9. aburger22

    aburger22

    Joined:
    May 19, 2020
    Posts:
    8
    I don't see an option to mark a ECS physics shape as convex only an option to change the shape to Convex Hull, and even if it had the option to mark it as convex it would not be applicable to my use case as I require concave ramps. Unity has created this GitHub repo [https://github.com/Unity-Technologies/EntityComponentSystemSamples] which contains very extensive examples on ECS. I usually refer to the Physics Samples section. [https://github.com/Unity-Technologi...mSamples/blob/master/PhysicsSamples/README.md]

    E.g. I used the Unity Profiler on scene "2a2. Collision Parade - Advanced" to determine whether using a mesh shape was really worth it, this scene can be found at -> [https://github.com/Unity-Technologies/EntityComponentSystemSamples/blob/master/PhysicsSamples/README.md#:~:text=2a2. Collision Parade - Advanced]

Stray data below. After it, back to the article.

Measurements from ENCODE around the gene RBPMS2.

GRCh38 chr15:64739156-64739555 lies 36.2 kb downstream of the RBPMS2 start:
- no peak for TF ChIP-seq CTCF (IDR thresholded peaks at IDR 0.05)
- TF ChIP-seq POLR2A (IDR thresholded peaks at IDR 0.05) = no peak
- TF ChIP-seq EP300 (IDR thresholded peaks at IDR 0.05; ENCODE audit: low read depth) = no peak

Additional note: while I was still exploring mesh collider shapes, I found that adding a small primitive onboarding collider further helped in making a more realistic cross over between colliders. Lift the plane out some more from the floor surface and place a plane physics shape as a connecter between the floor and the mesh collider, with the plane collider "in front" of the mesh collider so that the ball rolls over the plane and "falls" onto the mesh. This is helpful when the approaching collider travels at a higher velocity as the solution I previously discussed would still cause a bounce to register at said higher velocities.

    Basically, use primitives to force the velocity as parallel as possible to the mesh surface. From my observations, a mesh registers more contact points which results in a higher likelihood of collision leading to a bounce and also higher resulting friction. Ball does not roll as far up the ramp when compared to a primitive shape.
     
    Last edited: Apr 26, 2023